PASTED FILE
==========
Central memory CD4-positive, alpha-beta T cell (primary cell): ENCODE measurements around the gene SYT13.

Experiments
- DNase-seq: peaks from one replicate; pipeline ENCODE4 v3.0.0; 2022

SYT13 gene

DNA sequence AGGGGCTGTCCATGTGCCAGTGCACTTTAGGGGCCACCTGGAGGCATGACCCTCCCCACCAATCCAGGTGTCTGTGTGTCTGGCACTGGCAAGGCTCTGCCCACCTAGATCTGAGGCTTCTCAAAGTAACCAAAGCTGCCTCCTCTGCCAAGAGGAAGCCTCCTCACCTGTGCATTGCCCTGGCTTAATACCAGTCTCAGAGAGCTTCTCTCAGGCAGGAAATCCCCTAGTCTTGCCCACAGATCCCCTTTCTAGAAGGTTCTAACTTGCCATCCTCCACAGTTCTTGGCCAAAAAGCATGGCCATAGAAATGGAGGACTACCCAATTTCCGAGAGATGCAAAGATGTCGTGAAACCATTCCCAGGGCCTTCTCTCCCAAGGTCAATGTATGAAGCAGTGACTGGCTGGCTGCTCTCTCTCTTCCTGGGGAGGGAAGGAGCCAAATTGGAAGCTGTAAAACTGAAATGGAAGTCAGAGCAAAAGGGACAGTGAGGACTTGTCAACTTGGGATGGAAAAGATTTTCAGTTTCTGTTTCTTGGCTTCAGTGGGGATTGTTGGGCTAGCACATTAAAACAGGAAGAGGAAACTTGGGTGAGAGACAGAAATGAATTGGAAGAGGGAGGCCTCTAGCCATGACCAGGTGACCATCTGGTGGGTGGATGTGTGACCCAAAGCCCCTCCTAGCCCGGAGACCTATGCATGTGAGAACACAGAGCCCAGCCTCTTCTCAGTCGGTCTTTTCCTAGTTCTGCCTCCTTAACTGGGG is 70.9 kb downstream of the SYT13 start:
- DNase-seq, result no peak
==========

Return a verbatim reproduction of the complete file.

Central memory CD4-positive, alpha-beta T cell (primary cell): ENCODE measurements around the gene SYT13.

Experiments
- DNase-seq: peaks from one replicate; pipeline ENCODE4 v3.0.0; 2022

SYT13 gene

DNA sequence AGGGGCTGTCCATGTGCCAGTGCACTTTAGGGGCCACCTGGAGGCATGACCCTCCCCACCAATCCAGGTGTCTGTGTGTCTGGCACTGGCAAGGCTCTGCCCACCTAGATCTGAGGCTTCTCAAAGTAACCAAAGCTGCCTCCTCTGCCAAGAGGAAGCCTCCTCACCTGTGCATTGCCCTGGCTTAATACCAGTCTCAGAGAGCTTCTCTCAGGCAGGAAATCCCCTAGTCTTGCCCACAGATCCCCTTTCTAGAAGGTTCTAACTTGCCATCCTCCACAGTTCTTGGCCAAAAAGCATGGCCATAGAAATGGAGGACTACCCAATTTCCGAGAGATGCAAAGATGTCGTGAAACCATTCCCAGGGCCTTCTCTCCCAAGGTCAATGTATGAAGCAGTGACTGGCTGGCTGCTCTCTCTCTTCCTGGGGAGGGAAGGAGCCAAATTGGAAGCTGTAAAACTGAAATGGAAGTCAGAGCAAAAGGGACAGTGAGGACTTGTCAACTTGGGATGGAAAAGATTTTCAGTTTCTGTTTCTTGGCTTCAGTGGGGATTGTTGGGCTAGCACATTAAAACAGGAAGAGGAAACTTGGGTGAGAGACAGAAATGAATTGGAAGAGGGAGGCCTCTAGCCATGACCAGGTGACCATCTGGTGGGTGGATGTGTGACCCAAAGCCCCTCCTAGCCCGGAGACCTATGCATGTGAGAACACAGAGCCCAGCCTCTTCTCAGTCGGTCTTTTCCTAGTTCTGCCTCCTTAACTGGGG is 70.9 kb downstream of the SYT13 start:
- DNase-seq, result no peak